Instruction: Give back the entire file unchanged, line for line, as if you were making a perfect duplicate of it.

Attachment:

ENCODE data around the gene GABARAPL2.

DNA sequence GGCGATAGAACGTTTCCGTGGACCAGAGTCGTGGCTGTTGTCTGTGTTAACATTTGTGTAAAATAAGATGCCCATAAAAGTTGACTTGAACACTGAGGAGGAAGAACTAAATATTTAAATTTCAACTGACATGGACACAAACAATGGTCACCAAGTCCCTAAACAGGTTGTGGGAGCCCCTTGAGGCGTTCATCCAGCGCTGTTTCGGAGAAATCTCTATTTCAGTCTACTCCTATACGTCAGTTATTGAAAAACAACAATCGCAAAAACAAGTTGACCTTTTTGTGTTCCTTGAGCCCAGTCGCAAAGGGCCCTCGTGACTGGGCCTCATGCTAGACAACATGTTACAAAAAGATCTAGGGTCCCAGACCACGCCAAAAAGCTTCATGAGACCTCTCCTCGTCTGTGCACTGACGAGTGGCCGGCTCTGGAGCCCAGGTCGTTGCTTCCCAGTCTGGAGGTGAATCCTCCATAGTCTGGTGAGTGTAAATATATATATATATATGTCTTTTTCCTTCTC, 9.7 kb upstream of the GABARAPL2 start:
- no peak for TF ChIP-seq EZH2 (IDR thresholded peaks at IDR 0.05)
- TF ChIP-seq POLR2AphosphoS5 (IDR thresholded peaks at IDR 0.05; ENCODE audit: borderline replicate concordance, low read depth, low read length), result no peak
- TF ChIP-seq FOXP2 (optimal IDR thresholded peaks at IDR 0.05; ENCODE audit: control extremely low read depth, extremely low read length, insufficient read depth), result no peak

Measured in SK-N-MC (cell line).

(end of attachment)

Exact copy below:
ENCODE data around the gene GABARAPL2.

DNA sequence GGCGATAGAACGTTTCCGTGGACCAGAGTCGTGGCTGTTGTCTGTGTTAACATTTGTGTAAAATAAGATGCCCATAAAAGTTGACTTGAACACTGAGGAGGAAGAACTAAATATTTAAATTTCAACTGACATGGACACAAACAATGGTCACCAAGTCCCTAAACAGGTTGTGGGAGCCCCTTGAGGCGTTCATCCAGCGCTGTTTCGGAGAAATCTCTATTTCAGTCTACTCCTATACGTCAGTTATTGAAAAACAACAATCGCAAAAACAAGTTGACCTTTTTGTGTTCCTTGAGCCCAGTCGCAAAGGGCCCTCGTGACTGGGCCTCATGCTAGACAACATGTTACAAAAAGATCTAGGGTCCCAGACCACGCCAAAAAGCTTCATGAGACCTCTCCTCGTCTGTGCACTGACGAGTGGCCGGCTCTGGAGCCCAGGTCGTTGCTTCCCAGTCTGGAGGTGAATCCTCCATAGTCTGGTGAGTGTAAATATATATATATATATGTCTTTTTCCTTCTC, 9.7 kb upstream of the GABARAPL2 start:
- no peak for TF ChIP-seq EZH2 (IDR thresholded peaks at IDR 0.05)
- TF ChIP-seq POLR2AphosphoS5 (IDR thresholded peaks at IDR 0.05; ENCODE audit: borderline replicate concordance, low read depth, low read length), result no peak
- TF ChIP-seq FOXP2 (optimal IDR thresholded peaks at IDR 0.05; ENCODE audit: control extremely low read depth, extremely low read length, insufficient read depth), result no peak

Measured in SK-N-MC (cell line).